On the code side I subscribed to GitHub Copilot, and it is very, very good. It definitely hallucinates at times, and occasionally is completely wrong. Where it shines is that it understands the context of what you are working on. In a real “duh” moment I forgot how to do multi-line strings in Python, and asked it “how do make the string in line 43 multiline so it’s not more than 120 chars long” and it rewrote the line for me. I also asked it for an AWS CloudFormation template with some specific features, partially as a test and partially because I was lazy, and while there were a few errors, 95% of the template was correct. GitHub Copilot is like having a very senior developer sitting beside you, always available for questions.
Generative AI has far too much hype today, and it can be wildly wrong, but it’s an extra tool in the writer’s toolbox that’s worth spending some time to learn.
Environment and Tools
The best writing and coding happens when the author can get into the flow, or into the zone, into the Deep Work space that Cal Newport writes about in his excellent book. Deep Work requires a quiet space without interruptions, and it takes practice to get into that mode. Unfortunately most software shops do not recognize this, distractions abound in the form of Slack/Teams/Email notifications and meetings, and software quality suffers as a result.
Tools for authors and developers are abundant and varied. For authors this may be pen and paper, Microsoft Word, or Google Docs or something else entirely. I’m using Google Docs for this article, because for the most part it Just Works™ and stays out of my way. For software developers it’s typically an IDE like IntelliJ or VSCode. I strongly believe that a specific tool should not be forced on writers, because that will wreck the writer’s flow. If you’re a leader employing writers of prose or code, those writers are your most expensive asset, and spending a few extra dollars on the tool of their choice will make them far more productive.
Writing is an Art
Writing prose is definitely an art, even potentially dry technical documentation can be artfully written. Many developers, including yours truly, will argue that writing code is also an art. There is a lot of very bad art, so much so that The Museum of Bad Art exists, and it’s well worth a visit. The art of writing has also produced some spectacularly bad prose. If writing code is an art, the same can be said that there is some horrendously bad code out in the wild. The code submitted to the Obfuscated C Code Contest is purposely horrible, but most software developers have run across code so bad that it’s better to throw it out and rewrite it rather than try to understand the mess and fix it. I’m sure some of my code falls into that category as well. But occasionally you stumble across a piece of code that is a work of art, it’s easy to read and understand, it’s efficient and well-documented, and masterful in all ways. When you see that and need to make a change to it, you’re like an artist restoring a famous painting, trying desperately not to make it worse.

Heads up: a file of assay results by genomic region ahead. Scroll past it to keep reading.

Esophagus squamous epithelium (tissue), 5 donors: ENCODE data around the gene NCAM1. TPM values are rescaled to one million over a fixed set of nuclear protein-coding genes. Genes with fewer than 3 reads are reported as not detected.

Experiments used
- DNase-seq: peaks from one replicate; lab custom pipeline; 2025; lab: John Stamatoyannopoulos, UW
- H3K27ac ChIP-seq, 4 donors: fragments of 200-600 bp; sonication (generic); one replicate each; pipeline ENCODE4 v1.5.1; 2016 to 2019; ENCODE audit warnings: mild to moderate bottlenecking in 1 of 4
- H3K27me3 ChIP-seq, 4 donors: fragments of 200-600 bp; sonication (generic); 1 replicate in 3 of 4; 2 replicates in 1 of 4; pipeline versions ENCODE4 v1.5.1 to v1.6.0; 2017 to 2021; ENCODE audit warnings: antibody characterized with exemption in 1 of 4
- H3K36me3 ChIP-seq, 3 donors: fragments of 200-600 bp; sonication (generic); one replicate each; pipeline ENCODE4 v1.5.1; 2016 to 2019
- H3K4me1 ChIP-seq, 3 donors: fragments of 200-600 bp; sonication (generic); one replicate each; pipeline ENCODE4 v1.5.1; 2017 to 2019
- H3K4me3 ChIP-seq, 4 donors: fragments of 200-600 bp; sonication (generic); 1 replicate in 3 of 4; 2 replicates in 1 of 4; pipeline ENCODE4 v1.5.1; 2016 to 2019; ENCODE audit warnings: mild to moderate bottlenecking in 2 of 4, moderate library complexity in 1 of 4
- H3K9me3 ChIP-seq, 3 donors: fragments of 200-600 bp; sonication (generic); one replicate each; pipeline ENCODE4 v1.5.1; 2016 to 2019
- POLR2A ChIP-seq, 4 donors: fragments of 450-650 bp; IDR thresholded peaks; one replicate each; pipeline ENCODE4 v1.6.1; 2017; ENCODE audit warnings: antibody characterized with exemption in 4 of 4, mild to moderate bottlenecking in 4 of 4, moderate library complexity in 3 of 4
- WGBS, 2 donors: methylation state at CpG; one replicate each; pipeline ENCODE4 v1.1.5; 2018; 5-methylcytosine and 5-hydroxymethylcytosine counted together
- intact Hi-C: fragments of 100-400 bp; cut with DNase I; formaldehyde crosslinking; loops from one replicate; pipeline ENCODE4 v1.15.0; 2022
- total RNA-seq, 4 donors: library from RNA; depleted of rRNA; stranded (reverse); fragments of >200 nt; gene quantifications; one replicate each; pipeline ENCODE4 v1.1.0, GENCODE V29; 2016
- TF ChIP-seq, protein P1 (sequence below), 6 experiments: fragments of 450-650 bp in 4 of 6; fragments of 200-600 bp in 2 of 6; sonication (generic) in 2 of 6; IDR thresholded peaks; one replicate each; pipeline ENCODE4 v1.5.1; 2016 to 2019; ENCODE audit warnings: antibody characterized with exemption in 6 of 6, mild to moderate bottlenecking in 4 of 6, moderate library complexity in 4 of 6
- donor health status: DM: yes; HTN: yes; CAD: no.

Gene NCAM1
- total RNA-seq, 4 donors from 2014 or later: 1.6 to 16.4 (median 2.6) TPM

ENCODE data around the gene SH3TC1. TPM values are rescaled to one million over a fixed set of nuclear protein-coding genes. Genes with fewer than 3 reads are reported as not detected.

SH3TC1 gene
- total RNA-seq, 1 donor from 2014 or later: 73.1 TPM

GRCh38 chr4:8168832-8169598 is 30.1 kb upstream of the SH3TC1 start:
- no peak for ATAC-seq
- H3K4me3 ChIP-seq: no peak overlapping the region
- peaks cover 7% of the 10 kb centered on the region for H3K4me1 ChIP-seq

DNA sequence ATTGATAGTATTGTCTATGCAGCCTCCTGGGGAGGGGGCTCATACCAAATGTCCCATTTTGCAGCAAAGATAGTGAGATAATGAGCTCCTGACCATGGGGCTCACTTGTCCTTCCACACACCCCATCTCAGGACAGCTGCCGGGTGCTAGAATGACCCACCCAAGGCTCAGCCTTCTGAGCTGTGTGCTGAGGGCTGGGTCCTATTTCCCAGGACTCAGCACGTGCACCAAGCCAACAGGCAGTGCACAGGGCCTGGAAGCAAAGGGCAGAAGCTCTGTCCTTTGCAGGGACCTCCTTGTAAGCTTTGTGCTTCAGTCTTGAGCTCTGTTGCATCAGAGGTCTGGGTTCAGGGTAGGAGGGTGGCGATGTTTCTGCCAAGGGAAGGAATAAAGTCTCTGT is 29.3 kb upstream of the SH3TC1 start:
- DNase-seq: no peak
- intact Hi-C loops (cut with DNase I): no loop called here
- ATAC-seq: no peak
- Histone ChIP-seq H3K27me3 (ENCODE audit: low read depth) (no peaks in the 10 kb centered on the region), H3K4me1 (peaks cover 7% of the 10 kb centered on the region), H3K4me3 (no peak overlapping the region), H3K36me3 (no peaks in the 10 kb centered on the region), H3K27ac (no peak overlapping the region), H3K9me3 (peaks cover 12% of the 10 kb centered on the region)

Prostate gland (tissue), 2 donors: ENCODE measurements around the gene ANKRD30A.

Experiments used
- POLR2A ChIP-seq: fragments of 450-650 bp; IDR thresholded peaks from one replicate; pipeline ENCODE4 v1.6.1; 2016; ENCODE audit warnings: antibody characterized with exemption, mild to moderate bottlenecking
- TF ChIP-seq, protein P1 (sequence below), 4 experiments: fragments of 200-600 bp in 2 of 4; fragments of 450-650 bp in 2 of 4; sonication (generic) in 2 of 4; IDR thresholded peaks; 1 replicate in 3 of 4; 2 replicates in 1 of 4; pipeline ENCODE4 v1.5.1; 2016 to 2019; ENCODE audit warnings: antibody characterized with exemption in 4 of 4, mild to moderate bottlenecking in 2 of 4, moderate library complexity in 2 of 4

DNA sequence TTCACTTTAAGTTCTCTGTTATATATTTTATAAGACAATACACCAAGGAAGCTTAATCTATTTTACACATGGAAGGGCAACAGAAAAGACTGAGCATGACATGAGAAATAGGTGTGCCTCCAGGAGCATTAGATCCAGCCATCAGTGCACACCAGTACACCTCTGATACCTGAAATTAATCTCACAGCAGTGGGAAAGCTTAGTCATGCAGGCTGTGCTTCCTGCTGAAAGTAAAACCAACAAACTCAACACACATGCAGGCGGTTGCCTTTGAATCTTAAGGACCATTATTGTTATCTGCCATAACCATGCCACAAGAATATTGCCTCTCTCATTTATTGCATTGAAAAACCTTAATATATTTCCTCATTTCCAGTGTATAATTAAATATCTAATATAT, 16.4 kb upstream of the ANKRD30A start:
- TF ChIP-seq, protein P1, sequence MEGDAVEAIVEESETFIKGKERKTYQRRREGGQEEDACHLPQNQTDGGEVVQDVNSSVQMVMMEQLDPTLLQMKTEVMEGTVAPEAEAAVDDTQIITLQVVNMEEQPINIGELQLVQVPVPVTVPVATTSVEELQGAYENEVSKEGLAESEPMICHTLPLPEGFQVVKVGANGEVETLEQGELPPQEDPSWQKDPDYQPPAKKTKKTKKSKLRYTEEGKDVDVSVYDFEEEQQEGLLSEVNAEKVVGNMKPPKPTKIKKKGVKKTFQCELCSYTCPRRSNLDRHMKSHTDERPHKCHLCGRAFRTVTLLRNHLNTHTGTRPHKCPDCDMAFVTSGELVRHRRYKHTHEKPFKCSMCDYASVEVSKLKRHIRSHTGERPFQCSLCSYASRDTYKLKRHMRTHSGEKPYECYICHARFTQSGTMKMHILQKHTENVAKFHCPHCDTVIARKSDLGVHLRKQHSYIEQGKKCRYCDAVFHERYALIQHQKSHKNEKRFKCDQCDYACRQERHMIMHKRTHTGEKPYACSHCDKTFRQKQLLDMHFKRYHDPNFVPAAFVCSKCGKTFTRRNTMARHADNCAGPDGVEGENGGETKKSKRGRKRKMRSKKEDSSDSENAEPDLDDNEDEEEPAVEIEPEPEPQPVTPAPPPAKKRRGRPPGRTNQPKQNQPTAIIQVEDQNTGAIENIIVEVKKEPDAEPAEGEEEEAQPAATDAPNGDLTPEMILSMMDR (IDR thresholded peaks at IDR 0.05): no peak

One of the tips in the 25 Tips for New Developers is “Get comfortable with failure”. That applies to both code and prose. Writing code is hard, understanding the execution runtime can have a huge learning curve. Writing prose, especially fiction, can also be extremely hard. As I’ve proven to myself with my Vogon-esque story, inventing dialogue and creating characters from nothing can be extremely challenging, and failure is inevitable. I’ve ripped out entire sections of code and entire chapters of prose, starting over in both cases with knowledge learned in the failing, making me a better writer in the end.
Learning from each other
Medium has a lot of information on how to become a better writer. If writing code and prose is the same, then a lot of the advice targeting writers should also apply to software developers. This article on Stephen King’s writing routine could easily be applied to writing software. Admittedly it’s more difficult to create his environment in a paid software developer position, but it is possible. In the early stages of Arctic Wolf we talked extensively about how to create a good distraction-free environment, with large blocks of time that were meeting-free, and even entire meeting-free days. I had some of my most productive writing times in that era.
If you read the 25 Tips for New Developers article and substitute writing prose with code, much of the advice applies to new writers. Things like “Find a Community”, “Find a Niche”, “Focus on the fundamentals first”, and “Build projects you love” all can be applied to writing of all kinds.
Now go and write!
Werner Vogels, CTO of AWS, always ends his keynote speeches with “Now go and build!” It doesn’t matter if you’re writing code or prose… Now go and write!